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Blogs Home >> ResumeToReferral.com >> 'Ensure Your Cover Letter Hits the Target'
Ensure Your Cover Letter Hits the Target

Back when public education was a more viable and desirable career path, a school district administrator in a large Pacific Northwest city received a cover letter that said "Please send me an application to teach anything." What? Such a letter not only reflects a personís lack of focus, but also hints to a degree (maybe a large degree) of laziness on the part of the jobseeker.

When writing a cover letter, remember that you are dealing with a human being, as well as an organization or institution that already has a very specific idea as to what its needs are. It is your mission to zero in on that need, and address it in your cover letter.

In these times of surplus labor, there is no shortage of websites, books, and other publications providing "Do-It-Yourself" cover letter examples and templates. Now, while examining these can be educational, actually using a generic cover letter template is a bad idea - for several reasons.

First, a cover letter is about you. A Hollywood acting instructor might tell his students seeking film roles: "Nobody can play you better than you." The same can be said for writing. Nobody can write with your unique voice ó and during times in which you are but one of an army of jobseekers, uniqueness is an asset you cannot be without.

Secondly, a cover letter needs to address particulars, i.e. a specific organization and especially a specific position. Obviously, the people who come up with sample cover letters and templates have no way of knowing what you are applying for or to which organization youíre applying. Furthermore, believe it or not, organizations (particularly for-profit corporations) have egos. The human who actually represents the company wants to know that the applicant:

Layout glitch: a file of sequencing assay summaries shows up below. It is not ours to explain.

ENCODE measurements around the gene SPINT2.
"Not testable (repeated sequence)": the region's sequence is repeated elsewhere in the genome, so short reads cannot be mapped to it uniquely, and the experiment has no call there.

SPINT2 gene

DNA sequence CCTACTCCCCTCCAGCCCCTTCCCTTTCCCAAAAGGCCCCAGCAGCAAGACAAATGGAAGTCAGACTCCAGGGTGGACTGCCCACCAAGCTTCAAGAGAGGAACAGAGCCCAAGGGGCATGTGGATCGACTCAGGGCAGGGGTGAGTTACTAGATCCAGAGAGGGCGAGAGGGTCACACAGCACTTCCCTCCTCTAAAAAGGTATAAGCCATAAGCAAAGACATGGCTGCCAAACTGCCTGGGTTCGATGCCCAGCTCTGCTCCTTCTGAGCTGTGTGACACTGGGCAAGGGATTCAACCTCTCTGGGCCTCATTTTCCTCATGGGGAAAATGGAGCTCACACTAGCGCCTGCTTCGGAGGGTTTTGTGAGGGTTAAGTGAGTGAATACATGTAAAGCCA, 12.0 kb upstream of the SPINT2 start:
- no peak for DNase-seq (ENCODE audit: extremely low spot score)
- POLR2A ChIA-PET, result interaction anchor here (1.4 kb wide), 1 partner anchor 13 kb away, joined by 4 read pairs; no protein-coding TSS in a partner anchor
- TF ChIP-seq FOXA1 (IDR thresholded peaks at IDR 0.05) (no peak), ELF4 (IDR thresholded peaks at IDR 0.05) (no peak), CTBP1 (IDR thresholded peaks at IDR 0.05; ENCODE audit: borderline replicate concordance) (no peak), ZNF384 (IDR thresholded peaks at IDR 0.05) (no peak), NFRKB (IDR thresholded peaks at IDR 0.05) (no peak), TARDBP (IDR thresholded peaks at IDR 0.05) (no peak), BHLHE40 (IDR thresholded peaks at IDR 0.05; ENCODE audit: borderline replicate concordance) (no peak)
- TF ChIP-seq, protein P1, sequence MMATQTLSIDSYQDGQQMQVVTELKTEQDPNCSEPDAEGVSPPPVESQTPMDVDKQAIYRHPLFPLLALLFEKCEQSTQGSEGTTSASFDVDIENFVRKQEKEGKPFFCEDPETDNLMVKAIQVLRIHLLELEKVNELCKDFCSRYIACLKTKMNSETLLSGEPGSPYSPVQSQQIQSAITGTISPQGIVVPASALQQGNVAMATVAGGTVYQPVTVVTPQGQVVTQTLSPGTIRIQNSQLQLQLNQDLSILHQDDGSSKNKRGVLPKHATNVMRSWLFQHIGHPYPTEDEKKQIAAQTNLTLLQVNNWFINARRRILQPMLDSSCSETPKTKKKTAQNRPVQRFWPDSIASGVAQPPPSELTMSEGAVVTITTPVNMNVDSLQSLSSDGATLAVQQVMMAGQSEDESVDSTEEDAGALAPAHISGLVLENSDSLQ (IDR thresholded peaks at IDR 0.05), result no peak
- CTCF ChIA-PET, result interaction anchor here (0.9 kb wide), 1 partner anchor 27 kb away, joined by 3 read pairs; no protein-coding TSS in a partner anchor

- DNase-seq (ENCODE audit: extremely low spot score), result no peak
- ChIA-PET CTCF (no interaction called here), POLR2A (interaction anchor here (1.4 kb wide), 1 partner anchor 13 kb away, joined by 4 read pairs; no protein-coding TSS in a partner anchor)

(A) Took the time and effort to learn something about the company

(B) Actually cared enough to find out what the job was and what the position entailed

(C) Showed drive and initiative by writing their own cover letter, instead of recycling something from a book.

There's a practical aspect to this as well. Each job requires specific skills, training and credentials. Writing a cover letter for "just anything" (as in the example above) strongly suggests that the writer lacks the necessary pre-requisites for the particular job.

So, when it comes to cover letters, your best bet for success is to read and learn how to write them, and then write your own letter for each position you apply to.



More information on writing cover letters can be found throughout this blog and website. Visit www.CoverLetterCentral.com for sample cover letters.

Posted on Wednesday, Dec 28, 2011 13:44:55 EST by trose

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